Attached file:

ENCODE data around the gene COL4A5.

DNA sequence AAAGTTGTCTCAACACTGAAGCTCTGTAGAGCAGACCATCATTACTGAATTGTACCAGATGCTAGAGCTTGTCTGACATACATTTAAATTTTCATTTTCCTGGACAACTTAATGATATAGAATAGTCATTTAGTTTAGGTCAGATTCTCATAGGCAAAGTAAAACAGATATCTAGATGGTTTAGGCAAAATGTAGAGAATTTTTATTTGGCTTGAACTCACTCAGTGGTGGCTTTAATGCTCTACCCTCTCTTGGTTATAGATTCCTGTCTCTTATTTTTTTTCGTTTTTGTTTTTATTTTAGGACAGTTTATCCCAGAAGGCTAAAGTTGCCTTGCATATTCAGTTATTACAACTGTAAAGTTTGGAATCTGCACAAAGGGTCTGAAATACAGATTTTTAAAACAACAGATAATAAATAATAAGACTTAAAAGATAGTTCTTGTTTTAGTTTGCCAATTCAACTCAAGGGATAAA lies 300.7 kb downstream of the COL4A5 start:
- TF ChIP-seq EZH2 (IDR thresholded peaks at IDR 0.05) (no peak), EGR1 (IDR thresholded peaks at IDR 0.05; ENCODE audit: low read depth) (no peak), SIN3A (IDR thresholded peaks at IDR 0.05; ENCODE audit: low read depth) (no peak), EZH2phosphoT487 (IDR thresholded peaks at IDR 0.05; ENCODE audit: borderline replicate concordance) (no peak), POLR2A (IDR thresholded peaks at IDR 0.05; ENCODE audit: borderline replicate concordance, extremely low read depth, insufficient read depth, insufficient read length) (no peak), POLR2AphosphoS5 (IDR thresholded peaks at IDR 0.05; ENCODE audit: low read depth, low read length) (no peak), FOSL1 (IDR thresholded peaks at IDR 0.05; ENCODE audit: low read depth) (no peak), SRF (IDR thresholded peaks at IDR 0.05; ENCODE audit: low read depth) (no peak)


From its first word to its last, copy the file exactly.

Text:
ENCODE data around the gene COL4A5.

DNA sequence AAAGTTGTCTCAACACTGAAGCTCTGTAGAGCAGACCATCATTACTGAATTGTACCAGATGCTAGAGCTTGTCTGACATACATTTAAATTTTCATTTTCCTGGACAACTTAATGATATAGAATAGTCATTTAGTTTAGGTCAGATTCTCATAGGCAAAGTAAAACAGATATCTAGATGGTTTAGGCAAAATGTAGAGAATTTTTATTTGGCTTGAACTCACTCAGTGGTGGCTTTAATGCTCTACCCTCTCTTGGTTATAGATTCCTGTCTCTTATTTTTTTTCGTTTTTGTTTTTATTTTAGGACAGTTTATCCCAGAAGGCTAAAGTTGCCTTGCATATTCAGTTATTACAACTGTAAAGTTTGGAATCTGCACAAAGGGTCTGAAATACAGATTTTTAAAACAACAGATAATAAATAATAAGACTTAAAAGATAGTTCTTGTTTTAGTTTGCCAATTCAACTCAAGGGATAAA lies 300.7 kb downstream of the COL4A5 start:
- TF ChIP-seq EZH2 (IDR thresholded peaks at IDR 0.05) (no peak), EGR1 (IDR thresholded peaks at IDR 0.05; ENCODE audit: low read depth) (no peak), SIN3A (IDR thresholded peaks at IDR 0.05; ENCODE audit: low read depth) (no peak), EZH2phosphoT487 (IDR thresholded peaks at IDR 0.05; ENCODE audit: borderline replicate concordance) (no peak), POLR2A (IDR thresholded peaks at IDR 0.05; ENCODE audit: borderline replicate concordance, extremely low read depth, insufficient read depth, insufficient read length) (no peak), POLR2AphosphoS5 (IDR thresholded peaks at IDR 0.05; ENCODE audit: low read depth, low read length) (no peak), FOSL1 (IDR thresholded peaks at IDR 0.05; ENCODE audit: low read depth) (no peak), SRF (IDR thresholded peaks at IDR 0.05; ENCODE audit: low read depth) (no peak)